# Redox reactions and potentials/potential differences

1. Oct 11, 2016

### s3a

Hello to everyone who reads this. :)

1. The problem statement, all variables and given/known data
I DO understand the two following points.:

1. If the redox potential of a redox reaction is positive, then the redox reaction is spontaneous.

2. If the redox potential of a redox reaction is negative, then the redox reaction is NOT spontaneous/non-spontaneous.

What I am NOT 100 percent sure I understand is what a redox potential of 0 (so neither positive nor negative) means (since most, if not all, sources don't seem to mention that). I've been told that it means that the system is at equilibrium, which does make sense to me, but being told that, I have another (sub)question to inquire about this further. (See part 3, below.)

2. Relevant equations
http://chem.libretexts.org/Core/Phy...es_of_Chemical_Equilibria/Dynamic_equilibrium

3. The attempt at a solution
Basically, a redox reaction with a potential of 0 means the system in question is ALWAYS in DYNAMIC equilibrium (and never static equilibrium), since redox reactions ALWAYS have motion between reactants and products, albeit at an equal and constant rate, when the redox potential of a redox reaction is 0, right?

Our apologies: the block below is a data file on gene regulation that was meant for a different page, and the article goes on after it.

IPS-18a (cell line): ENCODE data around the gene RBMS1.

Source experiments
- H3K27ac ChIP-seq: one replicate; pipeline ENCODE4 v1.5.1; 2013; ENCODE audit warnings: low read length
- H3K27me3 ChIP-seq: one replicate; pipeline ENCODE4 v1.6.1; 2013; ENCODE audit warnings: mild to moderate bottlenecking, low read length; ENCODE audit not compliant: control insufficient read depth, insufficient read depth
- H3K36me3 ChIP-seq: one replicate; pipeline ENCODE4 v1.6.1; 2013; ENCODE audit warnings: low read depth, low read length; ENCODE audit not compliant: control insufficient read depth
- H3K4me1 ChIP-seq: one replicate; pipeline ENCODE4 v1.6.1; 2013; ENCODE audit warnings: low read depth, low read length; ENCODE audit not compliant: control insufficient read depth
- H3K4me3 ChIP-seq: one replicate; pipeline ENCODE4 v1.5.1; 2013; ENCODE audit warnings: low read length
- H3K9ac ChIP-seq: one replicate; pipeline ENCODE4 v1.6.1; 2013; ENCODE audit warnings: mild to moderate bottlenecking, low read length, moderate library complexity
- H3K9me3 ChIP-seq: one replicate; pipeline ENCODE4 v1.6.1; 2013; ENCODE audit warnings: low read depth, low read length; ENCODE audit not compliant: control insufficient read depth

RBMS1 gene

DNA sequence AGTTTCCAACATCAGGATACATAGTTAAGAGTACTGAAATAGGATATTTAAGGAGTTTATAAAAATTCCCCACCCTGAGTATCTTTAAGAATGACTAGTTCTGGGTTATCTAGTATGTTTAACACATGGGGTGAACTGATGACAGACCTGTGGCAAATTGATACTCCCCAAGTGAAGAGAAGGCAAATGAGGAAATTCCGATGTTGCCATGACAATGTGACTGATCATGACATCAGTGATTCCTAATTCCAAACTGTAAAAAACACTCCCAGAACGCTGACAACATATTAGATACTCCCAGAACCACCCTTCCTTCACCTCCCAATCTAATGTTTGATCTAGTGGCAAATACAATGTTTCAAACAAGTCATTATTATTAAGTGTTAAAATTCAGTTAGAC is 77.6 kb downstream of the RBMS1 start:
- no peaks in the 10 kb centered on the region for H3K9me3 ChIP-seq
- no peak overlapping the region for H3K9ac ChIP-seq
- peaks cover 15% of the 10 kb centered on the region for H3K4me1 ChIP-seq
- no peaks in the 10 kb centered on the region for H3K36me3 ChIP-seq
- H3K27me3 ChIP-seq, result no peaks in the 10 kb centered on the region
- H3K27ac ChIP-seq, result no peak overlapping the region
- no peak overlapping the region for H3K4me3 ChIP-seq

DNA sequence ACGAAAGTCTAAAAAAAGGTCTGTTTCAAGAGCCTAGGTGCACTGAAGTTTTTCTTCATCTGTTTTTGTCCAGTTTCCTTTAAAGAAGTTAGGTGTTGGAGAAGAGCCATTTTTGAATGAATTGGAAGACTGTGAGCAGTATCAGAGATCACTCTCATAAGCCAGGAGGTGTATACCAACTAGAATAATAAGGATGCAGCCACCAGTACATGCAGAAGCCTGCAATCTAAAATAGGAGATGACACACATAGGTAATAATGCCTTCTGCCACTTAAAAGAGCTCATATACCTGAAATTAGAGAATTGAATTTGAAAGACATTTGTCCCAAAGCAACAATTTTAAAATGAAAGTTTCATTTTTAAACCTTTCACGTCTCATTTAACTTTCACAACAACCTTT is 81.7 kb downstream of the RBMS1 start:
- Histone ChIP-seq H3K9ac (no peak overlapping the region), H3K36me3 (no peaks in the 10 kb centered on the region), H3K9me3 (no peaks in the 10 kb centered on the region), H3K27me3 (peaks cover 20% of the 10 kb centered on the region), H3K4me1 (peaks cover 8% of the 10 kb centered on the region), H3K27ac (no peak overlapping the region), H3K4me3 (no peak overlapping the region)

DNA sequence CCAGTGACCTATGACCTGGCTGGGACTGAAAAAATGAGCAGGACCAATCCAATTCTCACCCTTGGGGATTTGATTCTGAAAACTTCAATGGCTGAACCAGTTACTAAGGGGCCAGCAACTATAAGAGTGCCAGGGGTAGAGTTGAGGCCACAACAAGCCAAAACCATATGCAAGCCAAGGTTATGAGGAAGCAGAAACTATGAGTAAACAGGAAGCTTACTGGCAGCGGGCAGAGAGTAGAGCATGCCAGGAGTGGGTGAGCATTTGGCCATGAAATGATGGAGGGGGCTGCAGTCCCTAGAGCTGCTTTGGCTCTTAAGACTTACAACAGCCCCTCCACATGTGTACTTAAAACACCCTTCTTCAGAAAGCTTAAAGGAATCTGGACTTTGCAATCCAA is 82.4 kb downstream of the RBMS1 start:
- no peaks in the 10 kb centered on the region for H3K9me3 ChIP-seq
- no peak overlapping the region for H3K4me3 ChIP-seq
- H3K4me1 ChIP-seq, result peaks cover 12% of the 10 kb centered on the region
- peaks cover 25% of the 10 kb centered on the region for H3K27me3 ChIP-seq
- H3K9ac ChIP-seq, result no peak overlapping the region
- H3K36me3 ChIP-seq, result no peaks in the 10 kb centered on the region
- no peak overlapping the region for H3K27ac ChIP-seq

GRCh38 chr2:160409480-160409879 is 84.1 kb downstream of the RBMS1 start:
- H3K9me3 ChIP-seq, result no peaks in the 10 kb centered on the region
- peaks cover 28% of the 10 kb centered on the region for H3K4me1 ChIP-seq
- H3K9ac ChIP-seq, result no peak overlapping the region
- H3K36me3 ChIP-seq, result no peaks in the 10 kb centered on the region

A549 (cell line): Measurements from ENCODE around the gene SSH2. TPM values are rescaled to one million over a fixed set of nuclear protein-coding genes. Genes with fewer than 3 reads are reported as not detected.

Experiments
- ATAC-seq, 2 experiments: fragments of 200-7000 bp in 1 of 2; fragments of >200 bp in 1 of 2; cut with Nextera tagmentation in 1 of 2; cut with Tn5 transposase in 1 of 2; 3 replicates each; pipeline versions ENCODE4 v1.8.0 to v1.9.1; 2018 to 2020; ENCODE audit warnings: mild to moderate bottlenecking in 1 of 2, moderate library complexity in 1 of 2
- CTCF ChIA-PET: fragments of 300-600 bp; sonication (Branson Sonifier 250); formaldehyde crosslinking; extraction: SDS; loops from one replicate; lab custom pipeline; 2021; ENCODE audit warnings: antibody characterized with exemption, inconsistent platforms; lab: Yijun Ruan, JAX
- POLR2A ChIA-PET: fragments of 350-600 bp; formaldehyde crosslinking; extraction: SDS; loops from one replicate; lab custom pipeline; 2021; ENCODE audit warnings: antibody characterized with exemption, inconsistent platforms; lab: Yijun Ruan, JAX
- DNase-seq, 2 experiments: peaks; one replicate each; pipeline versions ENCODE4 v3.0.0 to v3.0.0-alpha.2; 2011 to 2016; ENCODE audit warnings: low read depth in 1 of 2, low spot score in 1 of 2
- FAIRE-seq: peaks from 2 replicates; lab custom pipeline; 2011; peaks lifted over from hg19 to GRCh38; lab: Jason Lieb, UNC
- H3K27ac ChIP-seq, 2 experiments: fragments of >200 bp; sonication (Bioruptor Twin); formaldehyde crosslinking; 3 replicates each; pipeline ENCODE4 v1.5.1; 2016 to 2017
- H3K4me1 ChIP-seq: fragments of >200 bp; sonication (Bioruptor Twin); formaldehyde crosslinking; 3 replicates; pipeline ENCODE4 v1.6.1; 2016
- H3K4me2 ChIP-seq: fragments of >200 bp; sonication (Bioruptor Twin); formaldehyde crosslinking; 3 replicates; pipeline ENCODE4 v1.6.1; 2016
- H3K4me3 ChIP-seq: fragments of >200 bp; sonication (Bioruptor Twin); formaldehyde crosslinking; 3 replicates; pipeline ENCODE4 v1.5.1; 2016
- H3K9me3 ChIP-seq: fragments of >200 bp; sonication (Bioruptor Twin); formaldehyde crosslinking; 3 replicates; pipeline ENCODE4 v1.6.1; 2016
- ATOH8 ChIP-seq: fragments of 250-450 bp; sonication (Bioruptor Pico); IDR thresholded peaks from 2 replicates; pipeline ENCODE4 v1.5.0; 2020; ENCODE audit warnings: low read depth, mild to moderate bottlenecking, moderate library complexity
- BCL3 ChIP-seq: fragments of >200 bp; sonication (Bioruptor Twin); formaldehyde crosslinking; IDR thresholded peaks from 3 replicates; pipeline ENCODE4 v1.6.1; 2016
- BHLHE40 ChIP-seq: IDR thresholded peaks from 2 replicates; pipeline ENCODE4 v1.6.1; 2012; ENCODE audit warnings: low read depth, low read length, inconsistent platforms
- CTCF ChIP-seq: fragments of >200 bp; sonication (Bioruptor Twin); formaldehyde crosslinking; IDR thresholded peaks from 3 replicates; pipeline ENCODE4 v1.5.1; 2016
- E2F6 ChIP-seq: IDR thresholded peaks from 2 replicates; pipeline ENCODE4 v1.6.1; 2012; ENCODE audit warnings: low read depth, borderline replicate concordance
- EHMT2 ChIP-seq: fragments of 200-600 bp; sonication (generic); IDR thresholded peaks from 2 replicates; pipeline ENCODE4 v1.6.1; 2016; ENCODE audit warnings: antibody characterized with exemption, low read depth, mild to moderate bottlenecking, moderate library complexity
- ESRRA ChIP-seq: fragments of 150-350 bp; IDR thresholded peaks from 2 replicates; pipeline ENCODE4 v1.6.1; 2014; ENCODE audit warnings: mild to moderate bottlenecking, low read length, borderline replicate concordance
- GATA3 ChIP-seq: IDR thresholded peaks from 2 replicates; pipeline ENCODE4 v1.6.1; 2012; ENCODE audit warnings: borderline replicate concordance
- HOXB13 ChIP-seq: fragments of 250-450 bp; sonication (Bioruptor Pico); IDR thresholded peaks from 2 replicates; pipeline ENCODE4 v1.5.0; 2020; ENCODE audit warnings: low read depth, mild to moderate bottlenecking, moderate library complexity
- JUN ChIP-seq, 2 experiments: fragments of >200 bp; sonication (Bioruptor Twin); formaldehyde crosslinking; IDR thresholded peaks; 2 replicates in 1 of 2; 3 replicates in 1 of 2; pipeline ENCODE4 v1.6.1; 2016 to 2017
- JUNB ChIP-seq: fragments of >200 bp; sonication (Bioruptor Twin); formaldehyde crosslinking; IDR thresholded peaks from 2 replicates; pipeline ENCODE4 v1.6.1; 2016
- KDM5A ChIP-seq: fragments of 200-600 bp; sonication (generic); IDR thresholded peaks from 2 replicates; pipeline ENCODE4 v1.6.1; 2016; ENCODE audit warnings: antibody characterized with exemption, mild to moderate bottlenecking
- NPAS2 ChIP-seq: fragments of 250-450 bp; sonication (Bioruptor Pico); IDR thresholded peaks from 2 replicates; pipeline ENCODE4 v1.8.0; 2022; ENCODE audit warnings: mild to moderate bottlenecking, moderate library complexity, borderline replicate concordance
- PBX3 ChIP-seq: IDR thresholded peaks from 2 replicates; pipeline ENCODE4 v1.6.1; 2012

If I'm wrong, please correct me.

Any input would be GREATLY appreciated!

P.S.
"Potentials" = "Potential differences", right?

2. Oct 11, 2016

### Staff: Mentor

I am not sure I understand what it is supposed to mean.

What do you mean by "redox reaction"? The one in which two half cells are combined to react?

If so, whether the cell potential is positive or negative is just a matter of how the half cells are connected to the voltmeter and the negative potential can be made positive just by switching the cells. But you can't make the system spontaneous just by shifting flasks, so there is something wrong.

And if by "redox reaction" you mean a half cell reaction, it is never spontaneous, as it won't work without an electron source (or sink) which is typically a second half cell. Which moves us back to the first case (which is already wrong).